(These names in the above were inscribed on two panels of the School's War Memorial 
surmounted by a bronze winged victory.)
 Names to be added :- H.C. Forrest, G. Marsden DSO and H.S. Ward.

Louis Ginnett (1875-1947)

Louis Ginnett was an Old Boy of the school. He was the fourth son of John Frederick Ginnett, the famous circus proprietor of an establishment at Park Crescent Place, Brighton. Nearly all the Ginnetts were involved in the circus but it held no charms for Louis and it seems he was the only family member not involved.

When he left Brighton Grammar School in 1892, he studied law. But he soon realized his mistake and transferred to Brighton School of Art with which he had a long connection because he taught there from 1909 until his death. After his spell at Brighton, he crossed the Channel to study at Julien’s atelier in Paris and later visited Italy.

He had a distinguished military career during the Great War and afterwards he settled at Ditchling where he lived in Chichester House in the High Street. He exhibited his work regularly at the Royal Academy but he had no pretensions, always describing himself as a ‘painter’ rather than ‘artist’ on official documents. But he was being modest because he had extensive artistic talents. He painted portraits, landscapes, flowers and historical subjects in oils or watercolour; he drew in pencil, charcoal and chalk while he also made designs in stone, plaster and metal and he had a wide knowledge of lettering. Lastly, he was a stained-glass artist and he not only designed and painted the glass himself but also fired the piece.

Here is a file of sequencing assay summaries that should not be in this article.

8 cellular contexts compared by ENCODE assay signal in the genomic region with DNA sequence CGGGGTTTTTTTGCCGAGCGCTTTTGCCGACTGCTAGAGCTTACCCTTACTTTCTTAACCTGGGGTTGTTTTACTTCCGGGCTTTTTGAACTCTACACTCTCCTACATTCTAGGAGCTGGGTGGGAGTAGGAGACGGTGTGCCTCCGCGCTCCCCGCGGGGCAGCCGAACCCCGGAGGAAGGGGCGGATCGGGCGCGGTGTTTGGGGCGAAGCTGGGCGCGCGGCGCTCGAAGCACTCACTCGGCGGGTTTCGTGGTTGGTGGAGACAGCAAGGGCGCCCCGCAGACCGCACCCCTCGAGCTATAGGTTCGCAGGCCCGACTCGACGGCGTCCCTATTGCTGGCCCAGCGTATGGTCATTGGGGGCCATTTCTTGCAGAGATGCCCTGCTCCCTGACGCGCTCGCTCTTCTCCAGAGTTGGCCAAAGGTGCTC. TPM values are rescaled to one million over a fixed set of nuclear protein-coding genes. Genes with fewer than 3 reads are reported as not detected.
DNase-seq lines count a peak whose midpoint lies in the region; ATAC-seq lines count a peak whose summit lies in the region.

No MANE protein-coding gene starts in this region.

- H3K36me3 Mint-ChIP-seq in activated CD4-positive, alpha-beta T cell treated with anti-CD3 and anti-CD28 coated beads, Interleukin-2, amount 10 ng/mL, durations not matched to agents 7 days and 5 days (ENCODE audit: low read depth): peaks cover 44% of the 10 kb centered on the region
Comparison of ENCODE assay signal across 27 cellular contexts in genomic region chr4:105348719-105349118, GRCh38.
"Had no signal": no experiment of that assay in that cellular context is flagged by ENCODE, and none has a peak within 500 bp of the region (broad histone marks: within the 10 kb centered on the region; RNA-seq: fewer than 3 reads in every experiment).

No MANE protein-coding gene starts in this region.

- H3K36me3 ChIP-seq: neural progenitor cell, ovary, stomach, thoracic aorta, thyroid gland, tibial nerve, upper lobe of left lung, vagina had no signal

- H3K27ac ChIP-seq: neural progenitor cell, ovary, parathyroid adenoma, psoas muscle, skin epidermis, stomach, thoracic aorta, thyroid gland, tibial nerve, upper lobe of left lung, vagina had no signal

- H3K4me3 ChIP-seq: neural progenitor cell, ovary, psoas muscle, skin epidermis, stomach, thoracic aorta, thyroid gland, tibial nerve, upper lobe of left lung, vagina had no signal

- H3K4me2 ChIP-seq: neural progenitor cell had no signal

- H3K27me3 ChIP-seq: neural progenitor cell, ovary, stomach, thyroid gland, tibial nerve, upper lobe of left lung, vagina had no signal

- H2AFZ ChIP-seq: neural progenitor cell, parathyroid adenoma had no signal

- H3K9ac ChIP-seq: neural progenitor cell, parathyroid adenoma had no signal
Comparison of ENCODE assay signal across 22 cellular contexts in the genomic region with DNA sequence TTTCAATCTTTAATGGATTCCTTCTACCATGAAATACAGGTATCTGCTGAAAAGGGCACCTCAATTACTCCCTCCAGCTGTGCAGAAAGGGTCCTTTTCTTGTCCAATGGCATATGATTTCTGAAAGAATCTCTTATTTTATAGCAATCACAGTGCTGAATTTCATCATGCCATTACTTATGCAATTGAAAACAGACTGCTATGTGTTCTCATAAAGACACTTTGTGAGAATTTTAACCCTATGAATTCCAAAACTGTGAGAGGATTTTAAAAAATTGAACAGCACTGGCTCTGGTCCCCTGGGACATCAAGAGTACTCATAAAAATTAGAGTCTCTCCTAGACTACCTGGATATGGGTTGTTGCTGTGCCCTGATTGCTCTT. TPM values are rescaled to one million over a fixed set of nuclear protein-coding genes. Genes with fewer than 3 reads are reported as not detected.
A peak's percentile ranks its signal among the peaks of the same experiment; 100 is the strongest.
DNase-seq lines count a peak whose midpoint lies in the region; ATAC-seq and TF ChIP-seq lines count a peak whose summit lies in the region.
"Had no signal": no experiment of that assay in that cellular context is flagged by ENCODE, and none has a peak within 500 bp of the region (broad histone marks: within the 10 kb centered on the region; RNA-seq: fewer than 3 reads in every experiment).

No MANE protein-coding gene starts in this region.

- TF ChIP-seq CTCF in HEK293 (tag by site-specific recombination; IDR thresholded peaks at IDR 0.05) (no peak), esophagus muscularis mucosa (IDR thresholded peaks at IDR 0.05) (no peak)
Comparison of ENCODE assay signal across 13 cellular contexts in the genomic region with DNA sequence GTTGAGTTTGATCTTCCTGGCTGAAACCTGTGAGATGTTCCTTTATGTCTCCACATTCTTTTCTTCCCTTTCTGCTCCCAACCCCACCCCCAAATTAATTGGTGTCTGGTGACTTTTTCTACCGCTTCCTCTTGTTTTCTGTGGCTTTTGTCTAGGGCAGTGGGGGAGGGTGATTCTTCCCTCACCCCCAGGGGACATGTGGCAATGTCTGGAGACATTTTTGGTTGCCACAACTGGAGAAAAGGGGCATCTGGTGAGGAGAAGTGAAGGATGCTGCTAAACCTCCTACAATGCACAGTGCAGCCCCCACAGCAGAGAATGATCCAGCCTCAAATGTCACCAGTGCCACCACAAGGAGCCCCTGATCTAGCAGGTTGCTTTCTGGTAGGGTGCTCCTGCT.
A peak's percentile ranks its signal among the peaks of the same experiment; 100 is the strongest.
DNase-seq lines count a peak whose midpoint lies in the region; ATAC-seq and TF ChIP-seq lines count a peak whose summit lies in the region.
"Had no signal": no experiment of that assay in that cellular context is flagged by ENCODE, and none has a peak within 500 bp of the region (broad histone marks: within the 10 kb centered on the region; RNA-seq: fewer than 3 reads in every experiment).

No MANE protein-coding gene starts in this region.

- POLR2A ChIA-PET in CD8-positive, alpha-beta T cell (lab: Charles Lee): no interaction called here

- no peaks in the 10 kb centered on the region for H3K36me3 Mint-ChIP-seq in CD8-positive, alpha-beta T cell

The nine panels he painted for the school hall are considered to be one of his masterpieces. He started work on them in 1913. On 7 August 1914 Ginnett was busily engaged on one of his paintings when an officer of the RAMC arrived and took possession of the school. It is said that Ginnett used many of the masters, their wives and daughters as models for his work.

The last two paintings were unveiled in 1937 and one of the schoolboys present on this occasion was Michael Blaker who was disappointed Ginnett was not wearing an orange artist’s smock but instead wore a sober suit, like a banker. Blaker went on to become an artist and one of his teachers was Ginnett. Although Blaker thought Ginnett’s panels might have owed something to Maddox Brown at Manchester, he considered them as some of Ginnett’s most remarkable canvases, describing them as ‘academic art of the Thirties as opposed to the avant-garde style of the times’.